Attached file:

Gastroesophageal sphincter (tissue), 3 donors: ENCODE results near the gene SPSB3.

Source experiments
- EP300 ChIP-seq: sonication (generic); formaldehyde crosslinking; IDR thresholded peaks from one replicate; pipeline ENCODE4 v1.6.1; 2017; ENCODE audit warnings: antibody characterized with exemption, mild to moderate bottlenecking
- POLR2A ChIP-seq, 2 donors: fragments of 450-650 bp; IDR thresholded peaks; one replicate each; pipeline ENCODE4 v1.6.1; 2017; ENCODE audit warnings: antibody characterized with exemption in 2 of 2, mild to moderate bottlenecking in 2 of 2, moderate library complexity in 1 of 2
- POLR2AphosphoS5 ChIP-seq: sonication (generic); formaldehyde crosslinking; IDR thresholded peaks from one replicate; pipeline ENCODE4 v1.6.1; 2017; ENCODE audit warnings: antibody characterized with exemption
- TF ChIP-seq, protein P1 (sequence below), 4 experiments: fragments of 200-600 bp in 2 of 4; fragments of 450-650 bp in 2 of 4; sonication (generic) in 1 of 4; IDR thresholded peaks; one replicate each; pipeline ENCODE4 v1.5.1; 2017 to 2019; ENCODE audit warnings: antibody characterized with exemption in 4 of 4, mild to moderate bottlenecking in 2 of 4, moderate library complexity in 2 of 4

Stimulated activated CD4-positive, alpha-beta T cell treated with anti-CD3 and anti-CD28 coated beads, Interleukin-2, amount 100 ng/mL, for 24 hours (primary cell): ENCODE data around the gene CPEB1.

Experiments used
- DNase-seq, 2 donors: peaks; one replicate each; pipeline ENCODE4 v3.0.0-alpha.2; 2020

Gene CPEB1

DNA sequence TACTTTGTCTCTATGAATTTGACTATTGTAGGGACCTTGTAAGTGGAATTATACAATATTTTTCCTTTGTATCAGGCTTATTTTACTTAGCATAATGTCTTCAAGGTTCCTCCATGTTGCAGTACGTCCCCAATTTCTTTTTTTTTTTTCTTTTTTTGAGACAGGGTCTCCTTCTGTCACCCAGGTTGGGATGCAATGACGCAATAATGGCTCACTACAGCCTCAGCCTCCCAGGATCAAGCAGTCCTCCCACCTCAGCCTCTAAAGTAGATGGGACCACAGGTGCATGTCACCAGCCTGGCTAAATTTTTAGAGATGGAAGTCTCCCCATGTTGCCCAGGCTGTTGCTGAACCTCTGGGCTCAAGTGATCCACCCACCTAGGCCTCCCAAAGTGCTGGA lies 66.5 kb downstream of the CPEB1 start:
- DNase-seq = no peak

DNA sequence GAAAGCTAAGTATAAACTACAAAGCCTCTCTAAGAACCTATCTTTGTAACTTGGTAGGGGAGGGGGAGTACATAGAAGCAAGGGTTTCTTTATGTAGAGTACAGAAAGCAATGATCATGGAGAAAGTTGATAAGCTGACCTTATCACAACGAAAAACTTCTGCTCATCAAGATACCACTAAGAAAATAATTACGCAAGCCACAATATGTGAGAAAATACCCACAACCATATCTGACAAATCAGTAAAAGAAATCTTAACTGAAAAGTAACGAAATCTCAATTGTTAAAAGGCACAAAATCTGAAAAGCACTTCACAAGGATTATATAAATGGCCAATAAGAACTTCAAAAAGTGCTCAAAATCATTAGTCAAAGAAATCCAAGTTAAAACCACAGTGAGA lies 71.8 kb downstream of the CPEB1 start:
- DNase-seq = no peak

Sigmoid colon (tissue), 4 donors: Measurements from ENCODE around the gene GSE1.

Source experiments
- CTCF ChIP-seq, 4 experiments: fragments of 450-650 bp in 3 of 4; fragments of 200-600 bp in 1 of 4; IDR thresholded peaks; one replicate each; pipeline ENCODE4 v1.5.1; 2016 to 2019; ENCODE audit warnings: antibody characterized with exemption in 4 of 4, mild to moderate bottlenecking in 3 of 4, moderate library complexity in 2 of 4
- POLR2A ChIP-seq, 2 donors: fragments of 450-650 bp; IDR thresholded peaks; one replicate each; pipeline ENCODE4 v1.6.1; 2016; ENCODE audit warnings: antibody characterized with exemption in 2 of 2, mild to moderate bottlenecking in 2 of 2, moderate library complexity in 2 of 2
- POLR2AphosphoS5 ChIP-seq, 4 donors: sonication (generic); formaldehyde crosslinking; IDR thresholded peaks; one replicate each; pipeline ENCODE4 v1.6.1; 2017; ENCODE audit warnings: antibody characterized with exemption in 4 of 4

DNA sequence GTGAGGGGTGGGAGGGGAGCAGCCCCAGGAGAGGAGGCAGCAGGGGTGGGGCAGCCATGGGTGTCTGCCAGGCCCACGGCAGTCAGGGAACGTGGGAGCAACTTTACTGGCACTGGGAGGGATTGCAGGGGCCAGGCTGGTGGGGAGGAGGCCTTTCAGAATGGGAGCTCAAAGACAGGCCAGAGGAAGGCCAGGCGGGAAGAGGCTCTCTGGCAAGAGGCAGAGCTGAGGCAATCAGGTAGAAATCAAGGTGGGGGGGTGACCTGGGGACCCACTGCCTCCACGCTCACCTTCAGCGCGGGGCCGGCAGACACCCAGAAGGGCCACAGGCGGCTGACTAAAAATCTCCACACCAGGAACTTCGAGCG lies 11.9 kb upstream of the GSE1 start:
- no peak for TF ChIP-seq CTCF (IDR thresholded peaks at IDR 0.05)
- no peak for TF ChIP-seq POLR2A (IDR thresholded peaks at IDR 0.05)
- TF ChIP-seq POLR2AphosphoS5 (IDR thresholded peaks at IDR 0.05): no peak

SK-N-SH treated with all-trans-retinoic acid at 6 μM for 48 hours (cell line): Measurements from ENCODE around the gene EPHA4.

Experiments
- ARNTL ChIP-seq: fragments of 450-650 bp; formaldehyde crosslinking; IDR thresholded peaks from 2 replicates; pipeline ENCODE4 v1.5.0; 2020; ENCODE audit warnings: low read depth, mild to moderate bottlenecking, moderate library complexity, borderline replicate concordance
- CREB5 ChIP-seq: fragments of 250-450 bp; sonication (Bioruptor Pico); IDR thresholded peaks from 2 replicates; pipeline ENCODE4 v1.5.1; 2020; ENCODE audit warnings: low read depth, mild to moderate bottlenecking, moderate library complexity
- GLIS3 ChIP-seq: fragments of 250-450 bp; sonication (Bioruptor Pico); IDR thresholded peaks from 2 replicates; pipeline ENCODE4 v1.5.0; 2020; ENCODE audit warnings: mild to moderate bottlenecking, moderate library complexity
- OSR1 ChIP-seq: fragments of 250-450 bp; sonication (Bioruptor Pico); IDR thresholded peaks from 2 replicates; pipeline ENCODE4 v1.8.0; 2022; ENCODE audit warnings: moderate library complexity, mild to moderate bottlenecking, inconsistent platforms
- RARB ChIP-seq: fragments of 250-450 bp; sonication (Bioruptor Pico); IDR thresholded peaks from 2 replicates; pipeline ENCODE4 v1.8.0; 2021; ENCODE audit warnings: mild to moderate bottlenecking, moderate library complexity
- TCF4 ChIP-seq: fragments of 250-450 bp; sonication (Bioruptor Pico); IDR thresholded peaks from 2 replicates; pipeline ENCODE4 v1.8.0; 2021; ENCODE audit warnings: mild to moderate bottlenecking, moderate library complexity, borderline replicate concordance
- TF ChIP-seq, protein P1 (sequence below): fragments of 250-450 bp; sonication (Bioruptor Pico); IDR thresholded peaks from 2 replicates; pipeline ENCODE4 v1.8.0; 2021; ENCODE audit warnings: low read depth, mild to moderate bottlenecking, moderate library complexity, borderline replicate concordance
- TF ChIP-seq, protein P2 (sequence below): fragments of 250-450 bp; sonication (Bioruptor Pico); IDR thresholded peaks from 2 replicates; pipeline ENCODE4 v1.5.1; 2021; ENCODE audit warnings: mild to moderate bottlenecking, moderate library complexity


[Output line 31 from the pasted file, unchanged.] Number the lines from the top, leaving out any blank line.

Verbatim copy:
- TCF4 ChIP-seq: fragments of 250-450 bp; sonication (Bioruptor Pico); IDR thresholded peaks from 2 replicates; pipeline ENCODE4 v1.8.0; 2021; ENCODE audit warnings: mild to moderate bottlenecking, moderate library complexity, borderline replicate concordance